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Hear me out on this. It's not what you'd expect.

On Worldbuilding, we have an extremely low amount of Unanswered Questions, typically hovering around zero.1 The longest I've ever seen a question stay unanswered is about a week. However:

  • Using this basic math (or this query, though I used the former for this calculation to be more accurate), 1,581 questions out of 2,653 total have accepted answers, for a rate of ~ 59.59%.
  • The inherent value of questions increases with the number of answers, because there are many different solutions to a given problem, all of which are valid. This is very important on Worldbuilding. We receive lots of answers to questions that hit the Hot Network Questions list.

I use this to make a point: We need new users to answer old questions. Why? They add new ideas, new viewpoints, new perspectives, and new thoughts. I often ask questions and have no idea what kind of answers I'll get. I often don't anticipate some of the more amazing ones. So even after I accept an answer, what answers would have come in the future, if only users were around earlier?

Worldbuilding questions often have no right answer, which is what sets us apart from other sites. So I think that these new ideas would be great to have.

But how can we add some motivation? More than once, I've thought of offering bounties on old questions to see if they would get new ideas. But I'm not sure how effective that would be. Still, it might be our best option.

At this point, I realize this question sounds like one for Community Building. But I want to apply it specifically to Worldbuilding, and so I ask it here.

How can we let these new voices be heard?

Or, if you disagree, why should we not do something like this?


1 Okay, right now it's at six, but it's a weekend.

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  • $\begingroup$ If you want multiple answers, you're asking for questions that cannot be answered definitively. And if you do that, lots of people will say the question is a bad fit for SE. I don't see this as solvable, unfortunately, though I'm largely sympathetic to your intent. $\endgroup$ – CAgrippa Jul 30 '15 at 19:41
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As a newish user, I hesitate to answer older questions because I'm not sure that my answer will ever be signaled as useful with up or down votes. I get the feeling that viewers only look at the top two or three answers, find the info/perspective they want then move on. Sometimes I'll find a question that I do have an answer for but the info I would provide has already been covered in a higher upvoted and/or accepted answer. I think I could improve on that answer in terms of clarity or layout but then the time cost outweighs my risk calculation that I'll not get any acknowledgment.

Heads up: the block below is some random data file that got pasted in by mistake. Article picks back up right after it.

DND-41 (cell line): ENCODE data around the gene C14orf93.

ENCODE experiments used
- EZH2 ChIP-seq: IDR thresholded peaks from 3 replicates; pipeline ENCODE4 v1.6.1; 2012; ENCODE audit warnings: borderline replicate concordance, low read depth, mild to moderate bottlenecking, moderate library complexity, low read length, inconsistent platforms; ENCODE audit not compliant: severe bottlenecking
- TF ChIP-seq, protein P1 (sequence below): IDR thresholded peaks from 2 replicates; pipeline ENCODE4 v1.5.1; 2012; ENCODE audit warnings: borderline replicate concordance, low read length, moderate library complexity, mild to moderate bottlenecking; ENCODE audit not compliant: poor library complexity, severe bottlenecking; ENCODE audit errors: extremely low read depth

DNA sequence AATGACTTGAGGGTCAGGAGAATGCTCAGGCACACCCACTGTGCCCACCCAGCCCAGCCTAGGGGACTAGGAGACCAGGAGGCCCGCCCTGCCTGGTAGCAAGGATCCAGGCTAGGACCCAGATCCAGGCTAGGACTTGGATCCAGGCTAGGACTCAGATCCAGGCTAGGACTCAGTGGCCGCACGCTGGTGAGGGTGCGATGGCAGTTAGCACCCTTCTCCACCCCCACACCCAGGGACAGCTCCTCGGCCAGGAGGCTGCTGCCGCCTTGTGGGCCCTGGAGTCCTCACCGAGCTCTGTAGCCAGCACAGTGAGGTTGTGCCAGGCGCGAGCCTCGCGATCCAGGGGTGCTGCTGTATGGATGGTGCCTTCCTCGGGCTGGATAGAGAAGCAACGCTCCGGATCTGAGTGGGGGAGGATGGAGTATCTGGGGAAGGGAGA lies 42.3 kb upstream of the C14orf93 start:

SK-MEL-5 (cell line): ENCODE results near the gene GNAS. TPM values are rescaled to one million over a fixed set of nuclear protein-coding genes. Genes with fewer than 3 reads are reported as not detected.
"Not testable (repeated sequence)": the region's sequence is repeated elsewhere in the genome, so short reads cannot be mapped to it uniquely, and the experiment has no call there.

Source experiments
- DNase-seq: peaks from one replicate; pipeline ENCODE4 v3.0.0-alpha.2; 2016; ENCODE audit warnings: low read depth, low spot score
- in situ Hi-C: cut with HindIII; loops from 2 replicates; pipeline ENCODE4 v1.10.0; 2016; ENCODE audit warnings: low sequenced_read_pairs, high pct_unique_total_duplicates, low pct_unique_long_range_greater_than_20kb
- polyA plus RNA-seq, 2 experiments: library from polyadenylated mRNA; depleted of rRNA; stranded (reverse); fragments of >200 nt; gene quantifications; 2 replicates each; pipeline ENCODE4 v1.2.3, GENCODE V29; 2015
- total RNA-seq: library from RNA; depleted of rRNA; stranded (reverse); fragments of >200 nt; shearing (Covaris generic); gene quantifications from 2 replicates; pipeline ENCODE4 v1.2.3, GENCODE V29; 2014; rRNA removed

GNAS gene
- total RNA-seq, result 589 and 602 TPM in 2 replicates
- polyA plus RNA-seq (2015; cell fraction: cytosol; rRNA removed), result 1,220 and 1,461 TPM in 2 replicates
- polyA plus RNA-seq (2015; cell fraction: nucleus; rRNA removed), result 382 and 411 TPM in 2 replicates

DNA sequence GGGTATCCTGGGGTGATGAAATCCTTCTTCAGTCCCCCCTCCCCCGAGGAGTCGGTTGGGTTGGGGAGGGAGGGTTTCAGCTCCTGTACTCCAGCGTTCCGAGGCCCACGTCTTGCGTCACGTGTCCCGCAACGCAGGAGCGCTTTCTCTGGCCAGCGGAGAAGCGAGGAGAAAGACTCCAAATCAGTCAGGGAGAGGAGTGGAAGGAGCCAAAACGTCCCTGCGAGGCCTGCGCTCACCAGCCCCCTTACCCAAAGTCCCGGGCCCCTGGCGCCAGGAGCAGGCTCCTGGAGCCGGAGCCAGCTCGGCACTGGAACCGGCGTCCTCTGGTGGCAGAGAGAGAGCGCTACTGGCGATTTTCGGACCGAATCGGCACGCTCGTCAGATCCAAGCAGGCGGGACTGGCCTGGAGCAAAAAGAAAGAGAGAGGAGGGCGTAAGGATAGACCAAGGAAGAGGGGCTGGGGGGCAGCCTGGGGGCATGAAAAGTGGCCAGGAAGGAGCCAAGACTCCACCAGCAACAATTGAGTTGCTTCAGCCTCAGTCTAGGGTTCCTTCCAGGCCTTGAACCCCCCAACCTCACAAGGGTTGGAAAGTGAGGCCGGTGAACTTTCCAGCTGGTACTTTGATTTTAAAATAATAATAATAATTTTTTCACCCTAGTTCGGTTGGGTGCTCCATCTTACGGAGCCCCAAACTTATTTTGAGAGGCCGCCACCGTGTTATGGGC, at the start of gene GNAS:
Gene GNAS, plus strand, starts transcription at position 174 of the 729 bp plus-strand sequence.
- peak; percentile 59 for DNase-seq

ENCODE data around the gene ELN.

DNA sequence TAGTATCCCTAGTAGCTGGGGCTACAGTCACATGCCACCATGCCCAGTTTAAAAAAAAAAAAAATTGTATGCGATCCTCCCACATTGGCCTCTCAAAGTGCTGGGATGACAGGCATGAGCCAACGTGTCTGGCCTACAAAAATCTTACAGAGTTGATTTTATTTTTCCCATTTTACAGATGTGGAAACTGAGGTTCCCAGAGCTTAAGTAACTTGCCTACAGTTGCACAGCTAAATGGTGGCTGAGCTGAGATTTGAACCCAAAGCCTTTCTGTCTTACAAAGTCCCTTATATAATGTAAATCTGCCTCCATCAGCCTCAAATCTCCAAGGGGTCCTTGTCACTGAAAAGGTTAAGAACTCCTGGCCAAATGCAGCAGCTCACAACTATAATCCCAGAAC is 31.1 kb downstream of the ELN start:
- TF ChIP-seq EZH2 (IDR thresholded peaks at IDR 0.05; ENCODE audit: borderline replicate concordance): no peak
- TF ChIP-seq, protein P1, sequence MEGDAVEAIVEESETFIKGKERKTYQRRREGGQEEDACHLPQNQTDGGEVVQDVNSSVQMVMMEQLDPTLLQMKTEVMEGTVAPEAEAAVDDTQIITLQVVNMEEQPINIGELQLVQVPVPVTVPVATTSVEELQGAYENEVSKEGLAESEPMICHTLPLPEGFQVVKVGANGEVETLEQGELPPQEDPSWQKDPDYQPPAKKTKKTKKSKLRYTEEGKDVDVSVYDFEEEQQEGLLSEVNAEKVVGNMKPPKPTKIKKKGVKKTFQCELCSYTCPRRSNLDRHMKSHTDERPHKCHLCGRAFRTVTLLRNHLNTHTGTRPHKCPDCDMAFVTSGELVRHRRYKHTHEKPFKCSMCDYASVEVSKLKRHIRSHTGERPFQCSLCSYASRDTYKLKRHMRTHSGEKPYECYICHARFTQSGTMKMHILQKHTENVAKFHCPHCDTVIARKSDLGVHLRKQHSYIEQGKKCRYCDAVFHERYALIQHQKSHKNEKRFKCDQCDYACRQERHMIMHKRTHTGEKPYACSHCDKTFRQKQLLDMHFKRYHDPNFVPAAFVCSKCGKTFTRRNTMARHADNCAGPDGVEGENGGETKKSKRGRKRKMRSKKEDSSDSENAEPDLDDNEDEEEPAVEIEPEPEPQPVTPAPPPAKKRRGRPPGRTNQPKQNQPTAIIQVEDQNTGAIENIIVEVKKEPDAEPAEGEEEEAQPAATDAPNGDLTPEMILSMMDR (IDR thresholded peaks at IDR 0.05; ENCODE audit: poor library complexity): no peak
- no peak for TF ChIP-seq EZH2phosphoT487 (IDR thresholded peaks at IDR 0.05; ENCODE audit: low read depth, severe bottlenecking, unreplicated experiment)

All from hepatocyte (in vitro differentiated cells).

Some answers stay at zero votes because they really aren't useful or just low quality. Others lack the visibility to move up the answer list to get to where they really can be more fully appreciated.

I'm not sure there's a technological answer for this since answers with more upvotes should show up first. They are the most valuable, someone looking for an answer shouldn't have to dig around.

Perhaps there's a cultural fix though. When I became aware of this pattern of no [up|down] votes for answers with lots of competition for eyeballs, I've made a point to evaluate every answer that comes into the questions I ask and upvote if I think it's worth it. Since users natural inclination is to stop at the top of the answer list, perhaps we can train/encourage people to keep scrolling down the list and up voting useful answers.

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  • $\begingroup$ "I get the feeling that viewers only look at the top two or three answers, find the info/perspective they want then move on" - I agree, especially if those top two or three are fairly long. This issue is biggest for those that hit the "hot network list" - even if a new amazing answer, far surpassing any others, comes up, the likelihood of it getting the attention it would need to get past the top-voted answer seems nearly non-existent, unless the asker is around to change their checkmark. $\endgroup$ – DoubleDouble Aug 6 '15 at 23:12
  • $\begingroup$ "answers with more upvotes should show up first" you can sort answers by votes, age, and activity. That is really useful for questions that have many answers. $\endgroup$ – user1975 Aug 14 '15 at 18:49
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Apart from all what Green describe, and with which I perfectly agree, there is also the question of why wasn't any question accepted?